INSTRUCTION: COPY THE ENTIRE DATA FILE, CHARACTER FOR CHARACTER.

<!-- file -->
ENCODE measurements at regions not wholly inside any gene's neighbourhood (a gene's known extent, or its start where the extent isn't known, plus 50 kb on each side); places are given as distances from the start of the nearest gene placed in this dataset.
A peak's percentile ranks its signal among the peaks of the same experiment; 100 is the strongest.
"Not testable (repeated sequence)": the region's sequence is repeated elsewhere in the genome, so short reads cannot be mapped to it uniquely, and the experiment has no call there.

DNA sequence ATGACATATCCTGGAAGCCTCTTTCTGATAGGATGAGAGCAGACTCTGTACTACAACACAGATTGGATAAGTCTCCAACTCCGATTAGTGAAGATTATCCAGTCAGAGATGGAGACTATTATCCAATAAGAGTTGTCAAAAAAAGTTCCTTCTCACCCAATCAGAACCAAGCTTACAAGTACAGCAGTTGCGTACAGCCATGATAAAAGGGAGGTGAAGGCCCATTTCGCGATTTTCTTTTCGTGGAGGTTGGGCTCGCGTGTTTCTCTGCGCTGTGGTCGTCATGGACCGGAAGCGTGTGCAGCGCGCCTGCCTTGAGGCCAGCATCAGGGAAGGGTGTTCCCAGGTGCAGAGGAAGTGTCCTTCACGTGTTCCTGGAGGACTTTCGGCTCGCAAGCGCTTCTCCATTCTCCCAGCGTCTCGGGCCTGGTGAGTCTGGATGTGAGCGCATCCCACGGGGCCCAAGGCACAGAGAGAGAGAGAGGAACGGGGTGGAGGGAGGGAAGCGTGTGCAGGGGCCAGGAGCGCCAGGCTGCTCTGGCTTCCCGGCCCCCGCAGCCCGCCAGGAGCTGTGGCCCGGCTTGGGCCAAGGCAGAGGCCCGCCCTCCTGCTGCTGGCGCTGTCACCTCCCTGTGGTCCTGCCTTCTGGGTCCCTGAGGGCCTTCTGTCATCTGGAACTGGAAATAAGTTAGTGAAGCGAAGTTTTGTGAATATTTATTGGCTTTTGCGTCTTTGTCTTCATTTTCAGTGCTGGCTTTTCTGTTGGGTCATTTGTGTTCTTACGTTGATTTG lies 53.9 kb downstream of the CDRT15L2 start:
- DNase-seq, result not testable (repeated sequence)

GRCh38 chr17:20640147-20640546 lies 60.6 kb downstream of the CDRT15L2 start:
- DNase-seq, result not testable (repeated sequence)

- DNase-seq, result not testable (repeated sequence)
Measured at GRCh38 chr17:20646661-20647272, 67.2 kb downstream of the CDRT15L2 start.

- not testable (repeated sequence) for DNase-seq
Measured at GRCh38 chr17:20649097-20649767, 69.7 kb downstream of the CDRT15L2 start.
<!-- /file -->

ENCODE measurements at regions not wholly inside any gene's neighbourhood (a gene's known extent, or its start where the extent isn't known, plus 50 kb on each side); places are given as distances from the start of the nearest gene placed in this dataset.
A peak's percentile ranks its signal among the peaks of the same experiment; 100 is the strongest.
"Not testable (repeated sequence)": the region's sequence is repeated elsewhere in the genome, so short reads cannot be mapped to it uniquely, and the experiment has no call there.

DNA sequence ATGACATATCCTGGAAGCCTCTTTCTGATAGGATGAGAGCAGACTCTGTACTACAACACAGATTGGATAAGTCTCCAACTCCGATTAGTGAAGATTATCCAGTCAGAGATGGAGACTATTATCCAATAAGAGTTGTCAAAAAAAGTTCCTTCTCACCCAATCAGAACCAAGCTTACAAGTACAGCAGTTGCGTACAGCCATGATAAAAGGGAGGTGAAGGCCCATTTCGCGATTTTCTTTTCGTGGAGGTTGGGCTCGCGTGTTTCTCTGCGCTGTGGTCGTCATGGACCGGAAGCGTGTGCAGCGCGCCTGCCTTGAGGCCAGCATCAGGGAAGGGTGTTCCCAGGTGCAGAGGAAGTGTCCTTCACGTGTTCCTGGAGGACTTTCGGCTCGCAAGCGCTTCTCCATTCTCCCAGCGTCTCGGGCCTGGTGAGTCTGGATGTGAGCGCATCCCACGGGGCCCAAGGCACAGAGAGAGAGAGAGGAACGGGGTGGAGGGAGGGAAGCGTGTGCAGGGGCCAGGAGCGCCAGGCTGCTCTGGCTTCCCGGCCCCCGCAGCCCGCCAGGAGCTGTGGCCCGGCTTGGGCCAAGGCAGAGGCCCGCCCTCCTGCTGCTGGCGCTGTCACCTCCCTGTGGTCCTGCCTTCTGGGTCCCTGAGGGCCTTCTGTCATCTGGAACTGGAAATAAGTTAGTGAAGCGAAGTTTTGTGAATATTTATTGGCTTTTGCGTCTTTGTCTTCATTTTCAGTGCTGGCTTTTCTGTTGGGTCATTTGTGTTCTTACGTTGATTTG lies 53.9 kb downstream of the CDRT15L2 start:
- DNase-seq, result not testable (repeated sequence)

GRCh38 chr17:20640147-20640546 lies 60.6 kb downstream of the CDRT15L2 start:
- DNase-seq, result not testable (repeated sequence)

- DNase-seq, result not testable (repeated sequence)
Measured at GRCh38 chr17:20646661-20647272, 67.2 kb downstream of the CDRT15L2 start.

- not testable (repeated sequence) for DNase-seq
Measured at GRCh38 chr17:20649097-20649767, 69.7 kb downstream of the CDRT15L2 start.